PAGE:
Rosie Waterland talks with her mother on her memoir “The Anti-cool Girl.”
Key point 1: Prostitution is a noble trade.
Rosie’s mother sold her body as a means to support her family – life was difficult as her husband was an alcoholic and he was abusive to her, and she had two children to raise. I do believe sex work is an honorable profession, as for one thing there are escorts providing their services exclusively for those with severe disabilities, and otherwise they may never experience what it’s like to be intimate with someone.
Experiences vary, of course. It must be said, there is a big difference to working in a brothel, and being a high class escort – in a brothel there’s a focus and expectation of sex with the men who come to the brothels. As an escort, sex may not be involved at all – you may just arrange an evening out with your companion in question, have dinner etc.
Eventually, Rosie’s mother got tired of working in a brothel and began doing some escort work. She realized what she was doing was beneath her – she was beautiful, intelligent, she could do better for herself than rubbing oil on fat bald men in Wagga Wagga…
Key Point 2: Rosie’s mother was abandoned at birth.
She was then adopted by a foster family, but as Kate (Rosie’s mother) showed increasingly rebellious signs throughout childhood and her teenage years, her foster parents gave up on her too. But perhaps they should’ve been more understanding and given her more support – I’m reading about “Abandoned child syndrome” and clearly from what was said on the Podcast, Kate was psychologically scarred, which can easily explain some of her future actions, such as her alcoholism and drug use.
Key Point 3: Living in the shadow of your sister/brother.
Rosie looked up to her sister Rhiannon a great deal, for her beauty, and for just how cool she was. She wanted to be cool like her sister but always felt inferior in that regard. At another point Rosie entered a beauty contest but Rhiannon ended up winning – without even bothering to enter. So her sense of inferiority lingered. Rosie looked up to her, despite Rhiannon constantly playing pranks on her younger sibling, and making fun of her amongst friends. When Rosie was included in one of their games, she considered it a privilege.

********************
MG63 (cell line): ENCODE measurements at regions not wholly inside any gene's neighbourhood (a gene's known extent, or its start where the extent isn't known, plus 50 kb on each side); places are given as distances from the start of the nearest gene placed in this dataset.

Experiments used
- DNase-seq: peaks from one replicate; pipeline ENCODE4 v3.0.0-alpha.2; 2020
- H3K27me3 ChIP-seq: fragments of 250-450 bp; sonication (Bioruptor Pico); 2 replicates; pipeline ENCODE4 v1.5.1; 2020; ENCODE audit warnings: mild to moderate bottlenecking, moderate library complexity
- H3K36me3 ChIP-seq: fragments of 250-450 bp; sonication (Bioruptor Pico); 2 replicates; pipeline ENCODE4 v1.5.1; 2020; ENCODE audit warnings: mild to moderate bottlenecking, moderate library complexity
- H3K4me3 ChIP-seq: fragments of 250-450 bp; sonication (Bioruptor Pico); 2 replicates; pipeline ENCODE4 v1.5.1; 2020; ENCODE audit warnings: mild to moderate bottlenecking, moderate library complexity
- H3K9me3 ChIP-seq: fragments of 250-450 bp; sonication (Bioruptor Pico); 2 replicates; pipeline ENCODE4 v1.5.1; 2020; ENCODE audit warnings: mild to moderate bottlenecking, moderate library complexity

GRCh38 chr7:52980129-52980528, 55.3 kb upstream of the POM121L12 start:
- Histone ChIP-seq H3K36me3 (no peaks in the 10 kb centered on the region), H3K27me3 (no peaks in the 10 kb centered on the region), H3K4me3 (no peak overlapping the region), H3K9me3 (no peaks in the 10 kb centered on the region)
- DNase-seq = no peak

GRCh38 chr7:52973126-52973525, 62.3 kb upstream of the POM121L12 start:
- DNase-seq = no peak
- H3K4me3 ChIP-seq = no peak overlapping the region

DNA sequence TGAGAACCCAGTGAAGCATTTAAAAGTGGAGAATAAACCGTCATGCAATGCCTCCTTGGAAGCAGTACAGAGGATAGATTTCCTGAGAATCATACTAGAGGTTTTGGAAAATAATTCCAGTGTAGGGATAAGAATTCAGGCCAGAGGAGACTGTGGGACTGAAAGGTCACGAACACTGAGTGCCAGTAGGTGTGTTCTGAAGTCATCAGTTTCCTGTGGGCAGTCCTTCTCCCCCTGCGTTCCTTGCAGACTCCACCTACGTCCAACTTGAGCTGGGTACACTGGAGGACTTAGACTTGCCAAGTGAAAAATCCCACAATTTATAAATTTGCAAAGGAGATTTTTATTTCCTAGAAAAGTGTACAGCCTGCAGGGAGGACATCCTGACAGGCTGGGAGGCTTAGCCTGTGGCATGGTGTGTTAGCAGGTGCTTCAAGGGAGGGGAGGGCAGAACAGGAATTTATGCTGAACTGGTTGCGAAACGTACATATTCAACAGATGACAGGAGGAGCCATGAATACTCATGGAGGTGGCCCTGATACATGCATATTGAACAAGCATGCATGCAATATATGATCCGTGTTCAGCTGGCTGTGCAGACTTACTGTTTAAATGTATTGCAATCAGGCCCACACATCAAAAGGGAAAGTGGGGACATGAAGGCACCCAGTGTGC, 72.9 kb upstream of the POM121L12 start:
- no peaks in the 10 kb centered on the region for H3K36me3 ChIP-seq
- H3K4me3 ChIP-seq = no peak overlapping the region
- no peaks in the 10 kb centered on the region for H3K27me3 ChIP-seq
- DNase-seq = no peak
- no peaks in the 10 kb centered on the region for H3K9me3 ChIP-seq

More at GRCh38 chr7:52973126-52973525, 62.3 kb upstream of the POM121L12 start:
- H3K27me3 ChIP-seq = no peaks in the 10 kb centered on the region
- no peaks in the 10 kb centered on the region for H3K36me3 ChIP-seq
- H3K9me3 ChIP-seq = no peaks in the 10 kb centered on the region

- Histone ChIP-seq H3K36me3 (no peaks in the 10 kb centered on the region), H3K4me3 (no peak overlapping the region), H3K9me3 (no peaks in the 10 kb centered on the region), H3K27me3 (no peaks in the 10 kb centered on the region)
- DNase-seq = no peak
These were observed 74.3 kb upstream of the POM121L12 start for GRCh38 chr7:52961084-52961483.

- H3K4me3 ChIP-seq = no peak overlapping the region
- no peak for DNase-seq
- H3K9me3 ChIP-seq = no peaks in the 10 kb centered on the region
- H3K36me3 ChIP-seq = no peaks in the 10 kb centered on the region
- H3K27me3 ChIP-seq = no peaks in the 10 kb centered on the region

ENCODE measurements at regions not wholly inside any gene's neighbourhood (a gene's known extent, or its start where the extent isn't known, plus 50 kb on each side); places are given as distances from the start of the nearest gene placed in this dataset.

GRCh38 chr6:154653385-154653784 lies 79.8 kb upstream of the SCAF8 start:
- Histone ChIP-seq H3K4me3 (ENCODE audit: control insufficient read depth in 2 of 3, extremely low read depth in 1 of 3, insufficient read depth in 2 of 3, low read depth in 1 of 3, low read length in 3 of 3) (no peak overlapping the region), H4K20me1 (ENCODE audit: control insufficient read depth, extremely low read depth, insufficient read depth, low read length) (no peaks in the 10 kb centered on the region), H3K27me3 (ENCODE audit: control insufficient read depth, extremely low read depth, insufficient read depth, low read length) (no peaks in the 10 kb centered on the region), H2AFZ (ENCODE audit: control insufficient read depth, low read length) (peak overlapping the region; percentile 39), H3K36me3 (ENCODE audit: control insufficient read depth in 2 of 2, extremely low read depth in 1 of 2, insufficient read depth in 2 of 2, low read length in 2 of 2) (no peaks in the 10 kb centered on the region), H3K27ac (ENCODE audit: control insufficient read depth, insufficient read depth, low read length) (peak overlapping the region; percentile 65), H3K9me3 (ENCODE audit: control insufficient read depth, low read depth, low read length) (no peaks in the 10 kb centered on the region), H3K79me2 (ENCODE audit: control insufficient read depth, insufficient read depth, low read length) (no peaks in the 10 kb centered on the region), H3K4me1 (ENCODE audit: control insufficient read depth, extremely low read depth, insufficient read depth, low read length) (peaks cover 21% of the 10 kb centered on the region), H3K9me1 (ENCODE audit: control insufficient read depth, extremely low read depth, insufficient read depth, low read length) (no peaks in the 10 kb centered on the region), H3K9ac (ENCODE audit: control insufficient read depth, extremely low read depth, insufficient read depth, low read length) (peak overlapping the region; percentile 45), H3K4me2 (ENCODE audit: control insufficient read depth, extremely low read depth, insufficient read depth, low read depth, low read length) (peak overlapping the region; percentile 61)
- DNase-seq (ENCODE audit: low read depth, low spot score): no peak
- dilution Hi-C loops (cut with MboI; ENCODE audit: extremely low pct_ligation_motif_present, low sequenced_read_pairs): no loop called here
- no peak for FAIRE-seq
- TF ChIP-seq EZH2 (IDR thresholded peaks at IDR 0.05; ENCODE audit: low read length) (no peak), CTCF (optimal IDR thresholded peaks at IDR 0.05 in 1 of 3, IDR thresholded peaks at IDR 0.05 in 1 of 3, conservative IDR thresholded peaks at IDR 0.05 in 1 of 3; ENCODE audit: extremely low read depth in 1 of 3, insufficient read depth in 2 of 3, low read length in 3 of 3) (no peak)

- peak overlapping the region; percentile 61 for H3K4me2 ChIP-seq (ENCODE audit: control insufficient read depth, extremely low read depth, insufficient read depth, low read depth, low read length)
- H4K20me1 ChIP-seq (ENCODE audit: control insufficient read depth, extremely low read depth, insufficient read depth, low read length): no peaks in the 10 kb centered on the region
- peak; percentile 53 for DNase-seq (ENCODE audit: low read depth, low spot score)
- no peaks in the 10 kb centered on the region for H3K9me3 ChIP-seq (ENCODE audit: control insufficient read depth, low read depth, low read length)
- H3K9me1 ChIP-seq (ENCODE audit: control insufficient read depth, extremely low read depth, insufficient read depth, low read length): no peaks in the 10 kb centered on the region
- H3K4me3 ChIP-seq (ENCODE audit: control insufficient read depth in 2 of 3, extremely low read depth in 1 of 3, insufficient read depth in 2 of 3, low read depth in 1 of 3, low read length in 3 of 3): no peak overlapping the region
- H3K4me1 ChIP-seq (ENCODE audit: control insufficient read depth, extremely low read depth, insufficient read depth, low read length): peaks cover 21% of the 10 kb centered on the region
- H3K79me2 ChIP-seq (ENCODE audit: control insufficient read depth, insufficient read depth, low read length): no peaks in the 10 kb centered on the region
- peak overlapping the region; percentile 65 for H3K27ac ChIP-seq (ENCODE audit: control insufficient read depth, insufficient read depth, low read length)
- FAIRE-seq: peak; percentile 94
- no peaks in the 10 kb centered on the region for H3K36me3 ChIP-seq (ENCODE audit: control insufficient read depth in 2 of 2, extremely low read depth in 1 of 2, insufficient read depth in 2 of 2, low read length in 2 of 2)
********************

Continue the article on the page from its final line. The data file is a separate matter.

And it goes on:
I can relate to these feelings as I look up to my brother a great deal. He is highly intelligent, and I often wish I had the kind of intelligence he possesses. He’s good looking, and has no problem finding friends – and boyfriends. He’s a hard worker, not long ago he suffered from agoraphobia and was seriously obese, like 170kg+ but changed his life around, lost half his body weight, now has a full time job that he enjoys and has made some wonderful friends.
Key Point #4: Growing up on a housing estate as they did, in a rough environment like that, how much does that shape the individual?
Although Rosie and Rhiannon had severely damaged parents in their own ways, and were friends with kids whose parents were heroin addicts, they nevertheless grew up to be perfectly healthy adults – Rosie is a successful writer and is now developing a TV series, while Rhiannon is a mother of three children. This must reflect upon the strength of the individual. If Rosie and Rhiannon had been of weak will, it’s easy to see how their futures could’ve fallen by the wayside.
Key Point #5: Why are women attracted to dodgy guys?
Perhaps it’s just a case of “birds of a feather.” Sometimes though a man seems alright but for instance after man and woman are married, the man suddenly changes and all semblance of his former good behavior vanishes, and the woman tolerates his abuse because she’s hanging in there for the children, for example. Again it can come down to the strength or lack of it of the woman in question – Rosie’s mum finally realized what an awful situation she was in with her husband, and made a clean break away from him. Not everyone has the strength to do this.